The Sudanese Professionals Association, an umbrella group of trade unions which were key in leading the 2019 anti-Bashir protests, denounced what it called a “military coup” and urged demonstrators “to fiercely resist” it.
The developments come two days after a Sudanese faction calling for a transfer of power to civilian rule warned of a “creeping coup”, at a news conference that was attacked by an unidentified mob.
Bashir, who ruled Sudan with an iron fist for three decades, is behind bars in Khartoum’s high security Kober prison.
The ex-president is wanted by the International Criminal Court over charges of genocide, war crimes and crimes against humanity in Sudan’s Darfur region.
Since August 2019, the country has been led by a civilian-military administration tasked with overseeing the transition to full civilian rule.
But the main civilian bloc — the Forces for Freedom and Change — which led the anti-Bashir protests in 2019, has splintered into two opposing factions.
“The crisis at hand is engineered — and is in the shape of a creeping coup,” mainstream FFC leader Yasser Arman told Saturday’s news conference in Khartoum.
“We renew our confidence in the government, Prime Minister Abdalla Hamdok, and reforming transitional institutions — but without dictations or imposition,” Arman added.
Sudan’s bankers’ association and doctors’ union on Monday declared campaigns of “civil disobedience”.
Protesters marched through the streets of Khartoum carrying the Sudanese flag.
“Civilian rule is the people’s choice,” and “No to military rule”, some of them chanted.
“We will not accept military rule and we are ready to give our lives for the democratic transition in Sudan,” said demonstrator Haitham Mohamed.
“We will not leave the streets until the civilian government is back and the transition is back,” said Sawsan Bashir, another protester.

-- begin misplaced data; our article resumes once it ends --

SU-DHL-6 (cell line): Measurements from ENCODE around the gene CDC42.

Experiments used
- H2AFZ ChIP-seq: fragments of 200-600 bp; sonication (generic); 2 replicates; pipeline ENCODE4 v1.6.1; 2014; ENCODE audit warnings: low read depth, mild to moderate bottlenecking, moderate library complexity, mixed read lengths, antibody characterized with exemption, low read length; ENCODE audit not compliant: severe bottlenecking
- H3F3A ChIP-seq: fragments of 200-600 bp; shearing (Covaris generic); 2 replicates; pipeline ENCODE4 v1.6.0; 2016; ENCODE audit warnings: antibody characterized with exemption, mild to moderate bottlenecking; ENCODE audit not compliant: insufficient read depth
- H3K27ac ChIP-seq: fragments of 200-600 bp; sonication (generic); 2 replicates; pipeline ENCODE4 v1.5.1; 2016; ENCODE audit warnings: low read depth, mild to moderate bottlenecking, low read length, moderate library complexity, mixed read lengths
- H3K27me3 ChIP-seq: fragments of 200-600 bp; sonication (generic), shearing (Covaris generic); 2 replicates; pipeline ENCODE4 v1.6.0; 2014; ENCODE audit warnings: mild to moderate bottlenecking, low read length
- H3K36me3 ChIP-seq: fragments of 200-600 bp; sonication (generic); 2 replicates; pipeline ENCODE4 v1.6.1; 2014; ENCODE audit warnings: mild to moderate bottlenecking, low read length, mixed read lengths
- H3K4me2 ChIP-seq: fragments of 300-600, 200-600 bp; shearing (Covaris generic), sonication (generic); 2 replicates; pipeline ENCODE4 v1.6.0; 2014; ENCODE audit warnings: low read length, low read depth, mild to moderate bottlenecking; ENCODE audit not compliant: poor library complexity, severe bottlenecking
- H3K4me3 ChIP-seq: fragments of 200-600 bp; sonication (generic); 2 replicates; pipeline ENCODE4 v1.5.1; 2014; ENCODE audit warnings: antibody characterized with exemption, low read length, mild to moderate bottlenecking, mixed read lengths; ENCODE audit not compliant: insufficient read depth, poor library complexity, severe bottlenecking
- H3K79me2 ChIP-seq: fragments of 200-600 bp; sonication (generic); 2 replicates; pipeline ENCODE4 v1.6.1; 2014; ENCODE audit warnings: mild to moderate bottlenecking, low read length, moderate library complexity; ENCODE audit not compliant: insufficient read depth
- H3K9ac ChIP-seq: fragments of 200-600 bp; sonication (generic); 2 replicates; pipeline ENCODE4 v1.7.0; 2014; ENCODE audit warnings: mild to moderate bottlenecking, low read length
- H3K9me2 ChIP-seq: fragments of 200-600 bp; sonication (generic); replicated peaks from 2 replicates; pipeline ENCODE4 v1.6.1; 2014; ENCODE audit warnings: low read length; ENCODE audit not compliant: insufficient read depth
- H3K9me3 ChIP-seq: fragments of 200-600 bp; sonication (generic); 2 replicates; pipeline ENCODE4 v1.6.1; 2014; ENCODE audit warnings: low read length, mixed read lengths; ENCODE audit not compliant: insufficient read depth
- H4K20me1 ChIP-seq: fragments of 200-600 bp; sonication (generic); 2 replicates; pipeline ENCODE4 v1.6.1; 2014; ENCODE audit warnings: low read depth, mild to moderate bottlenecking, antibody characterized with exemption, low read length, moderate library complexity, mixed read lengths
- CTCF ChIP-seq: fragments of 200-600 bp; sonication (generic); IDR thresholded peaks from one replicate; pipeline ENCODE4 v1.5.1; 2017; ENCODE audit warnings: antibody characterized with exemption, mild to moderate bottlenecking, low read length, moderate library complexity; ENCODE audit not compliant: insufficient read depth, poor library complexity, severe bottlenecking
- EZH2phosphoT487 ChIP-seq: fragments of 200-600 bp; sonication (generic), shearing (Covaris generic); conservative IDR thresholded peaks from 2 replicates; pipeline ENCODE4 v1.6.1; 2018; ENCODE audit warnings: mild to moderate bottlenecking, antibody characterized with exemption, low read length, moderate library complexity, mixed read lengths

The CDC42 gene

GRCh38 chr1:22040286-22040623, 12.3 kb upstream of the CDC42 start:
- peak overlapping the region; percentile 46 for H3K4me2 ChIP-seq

Tensions between the two sides have long simmered, but divisions ratcheted up after a failed coup on September 21 this year.
Last week tens of thousands of Sudanese marched in several cities to back the full transfer of power to civilians, and to counter a rival days-long sit-in outside the presidential palace in Khartoum demanding a return to “military rule”.
Hamdok has previously described the splits in the transitional government as the “worst and most dangerous crisis” facing the transition.
On Saturday, Hamdok denied rumours he had agreed to a cabinet reshuffle, calling them “not accurate”.
The premier also “emphasised that he does not monopolise the right to decide the fate of transitional institutions.”
Also on Saturday, Feltman met jointly with Hamdok, Burhan and paramilitary commander Mohamed Hamdan Daglo.
“Feltman emphasised US support for a civilian democratic transition in accordance with the expressed wishes of Sudan’s people,” the US embassy in Khartoum said at the time.
Analysts have said the recent mass protests showed strong support for a civilian-led democracy, but warned street demonstrations may have little impact on the powerful factions pushing a return to military rule.